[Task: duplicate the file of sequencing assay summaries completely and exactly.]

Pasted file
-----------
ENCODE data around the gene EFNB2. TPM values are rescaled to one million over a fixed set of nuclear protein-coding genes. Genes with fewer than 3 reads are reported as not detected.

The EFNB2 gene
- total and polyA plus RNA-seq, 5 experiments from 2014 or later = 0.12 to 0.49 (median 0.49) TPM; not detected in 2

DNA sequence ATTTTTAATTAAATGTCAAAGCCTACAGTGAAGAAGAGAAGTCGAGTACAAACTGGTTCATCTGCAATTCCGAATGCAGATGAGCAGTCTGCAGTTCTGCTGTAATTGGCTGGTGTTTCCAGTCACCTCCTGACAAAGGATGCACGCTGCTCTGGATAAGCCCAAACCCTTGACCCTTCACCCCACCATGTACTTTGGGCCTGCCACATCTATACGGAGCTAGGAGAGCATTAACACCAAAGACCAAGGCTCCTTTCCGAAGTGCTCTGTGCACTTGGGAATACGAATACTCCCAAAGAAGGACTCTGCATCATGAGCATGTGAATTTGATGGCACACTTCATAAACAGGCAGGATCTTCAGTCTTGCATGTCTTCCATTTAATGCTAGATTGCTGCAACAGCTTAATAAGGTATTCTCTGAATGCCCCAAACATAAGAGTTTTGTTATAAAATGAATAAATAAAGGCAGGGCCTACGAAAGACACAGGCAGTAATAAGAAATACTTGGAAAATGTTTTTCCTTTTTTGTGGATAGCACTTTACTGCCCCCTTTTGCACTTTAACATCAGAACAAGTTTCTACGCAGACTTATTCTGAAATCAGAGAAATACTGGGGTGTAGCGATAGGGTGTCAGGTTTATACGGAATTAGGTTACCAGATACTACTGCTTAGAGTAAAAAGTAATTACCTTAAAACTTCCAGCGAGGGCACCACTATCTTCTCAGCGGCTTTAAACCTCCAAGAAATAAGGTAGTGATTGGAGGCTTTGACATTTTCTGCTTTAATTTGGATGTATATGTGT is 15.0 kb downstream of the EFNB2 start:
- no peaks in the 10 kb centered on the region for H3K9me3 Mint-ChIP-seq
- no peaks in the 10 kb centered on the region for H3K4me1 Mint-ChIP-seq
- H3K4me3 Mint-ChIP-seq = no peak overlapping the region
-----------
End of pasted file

ENCODE data around the gene EFNB2. TPM values are rescaled to one million over a fixed set of nuclear protein-coding genes. Genes with fewer than 3 reads are reported as not detected.

The EFNB2 gene
- total and polyA plus RNA-seq, 5 experiments from 2014 or later = 0.12 to 0.49 (median 0.49) TPM; not detected in 2

DNA sequence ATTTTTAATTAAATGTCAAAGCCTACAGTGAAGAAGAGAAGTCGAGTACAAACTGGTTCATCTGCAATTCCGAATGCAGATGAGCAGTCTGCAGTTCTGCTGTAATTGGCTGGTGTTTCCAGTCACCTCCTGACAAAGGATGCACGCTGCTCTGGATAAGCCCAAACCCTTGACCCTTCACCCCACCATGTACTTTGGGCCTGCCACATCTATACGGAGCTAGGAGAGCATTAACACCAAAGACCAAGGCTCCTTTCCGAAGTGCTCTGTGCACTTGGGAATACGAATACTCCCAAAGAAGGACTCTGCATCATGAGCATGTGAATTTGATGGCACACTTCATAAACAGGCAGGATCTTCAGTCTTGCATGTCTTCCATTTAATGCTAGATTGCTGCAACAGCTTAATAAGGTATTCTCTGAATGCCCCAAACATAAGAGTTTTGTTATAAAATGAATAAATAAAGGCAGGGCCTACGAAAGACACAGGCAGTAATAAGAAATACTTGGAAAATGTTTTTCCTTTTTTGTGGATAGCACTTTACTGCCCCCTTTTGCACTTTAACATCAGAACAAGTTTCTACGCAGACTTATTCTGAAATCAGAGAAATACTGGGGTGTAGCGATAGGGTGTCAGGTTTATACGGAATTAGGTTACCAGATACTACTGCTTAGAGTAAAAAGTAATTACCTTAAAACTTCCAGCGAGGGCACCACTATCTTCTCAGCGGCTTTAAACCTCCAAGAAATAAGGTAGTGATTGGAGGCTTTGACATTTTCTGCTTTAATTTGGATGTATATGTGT is 15.0 kb downstream of the EFNB2 start:
- no peaks in the 10 kb centered on the region for H3K9me3 Mint-ChIP-seq
- no peaks in the 10 kb centered on the region for H3K4me1 Mint-ChIP-seq
- H3K4me3 Mint-ChIP-seq = no peak overlapping the region